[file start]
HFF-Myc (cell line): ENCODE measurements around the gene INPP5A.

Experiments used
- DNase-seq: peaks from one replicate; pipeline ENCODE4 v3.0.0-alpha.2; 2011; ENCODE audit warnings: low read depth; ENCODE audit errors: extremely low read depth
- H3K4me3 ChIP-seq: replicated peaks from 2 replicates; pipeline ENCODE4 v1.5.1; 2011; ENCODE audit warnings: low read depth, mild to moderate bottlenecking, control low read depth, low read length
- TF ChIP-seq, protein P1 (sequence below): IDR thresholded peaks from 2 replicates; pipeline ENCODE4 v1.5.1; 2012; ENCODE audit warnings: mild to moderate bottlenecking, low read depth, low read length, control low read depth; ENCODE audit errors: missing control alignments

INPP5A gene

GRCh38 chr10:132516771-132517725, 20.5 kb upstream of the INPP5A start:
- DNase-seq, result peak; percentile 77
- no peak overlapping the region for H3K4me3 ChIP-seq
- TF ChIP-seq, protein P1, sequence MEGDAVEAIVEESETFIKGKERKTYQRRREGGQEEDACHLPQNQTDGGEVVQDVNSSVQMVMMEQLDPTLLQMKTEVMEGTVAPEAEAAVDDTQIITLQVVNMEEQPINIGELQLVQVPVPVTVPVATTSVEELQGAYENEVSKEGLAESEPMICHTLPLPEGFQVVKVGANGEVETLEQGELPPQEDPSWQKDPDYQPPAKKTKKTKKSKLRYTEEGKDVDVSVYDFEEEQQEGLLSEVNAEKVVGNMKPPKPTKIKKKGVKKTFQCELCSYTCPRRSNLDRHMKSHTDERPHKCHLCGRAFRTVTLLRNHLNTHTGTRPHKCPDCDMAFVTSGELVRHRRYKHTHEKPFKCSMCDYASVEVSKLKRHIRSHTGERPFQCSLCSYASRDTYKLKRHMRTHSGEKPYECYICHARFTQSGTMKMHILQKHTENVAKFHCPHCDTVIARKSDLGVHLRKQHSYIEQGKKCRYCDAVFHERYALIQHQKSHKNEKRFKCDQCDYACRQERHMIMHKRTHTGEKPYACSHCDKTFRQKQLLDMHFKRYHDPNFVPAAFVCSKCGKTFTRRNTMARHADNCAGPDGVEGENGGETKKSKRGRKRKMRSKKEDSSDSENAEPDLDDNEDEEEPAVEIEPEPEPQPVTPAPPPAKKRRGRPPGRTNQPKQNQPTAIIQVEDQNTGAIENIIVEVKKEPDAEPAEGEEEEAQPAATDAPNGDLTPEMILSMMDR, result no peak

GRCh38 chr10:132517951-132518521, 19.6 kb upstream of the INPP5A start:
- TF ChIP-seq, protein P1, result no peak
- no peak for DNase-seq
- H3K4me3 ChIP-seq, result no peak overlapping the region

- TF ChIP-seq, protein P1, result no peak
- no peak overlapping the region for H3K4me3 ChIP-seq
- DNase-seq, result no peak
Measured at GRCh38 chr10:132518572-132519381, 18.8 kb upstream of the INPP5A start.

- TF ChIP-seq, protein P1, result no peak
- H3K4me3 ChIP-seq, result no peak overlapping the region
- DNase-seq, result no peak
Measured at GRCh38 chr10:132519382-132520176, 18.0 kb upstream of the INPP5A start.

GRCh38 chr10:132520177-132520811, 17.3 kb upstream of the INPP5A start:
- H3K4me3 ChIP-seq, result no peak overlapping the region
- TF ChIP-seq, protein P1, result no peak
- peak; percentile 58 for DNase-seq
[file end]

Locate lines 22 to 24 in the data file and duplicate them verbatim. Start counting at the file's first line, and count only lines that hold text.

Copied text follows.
Measured at GRCh38 chr10:132519382-132520176, 18.0 kb upstream of the INPP5A start.

GRCh38 chr10:132520177-132520811, 17.3 kb upstream of the INPP5A start:
- H3K4me3 ChIP-seq, result no peak overlapping the region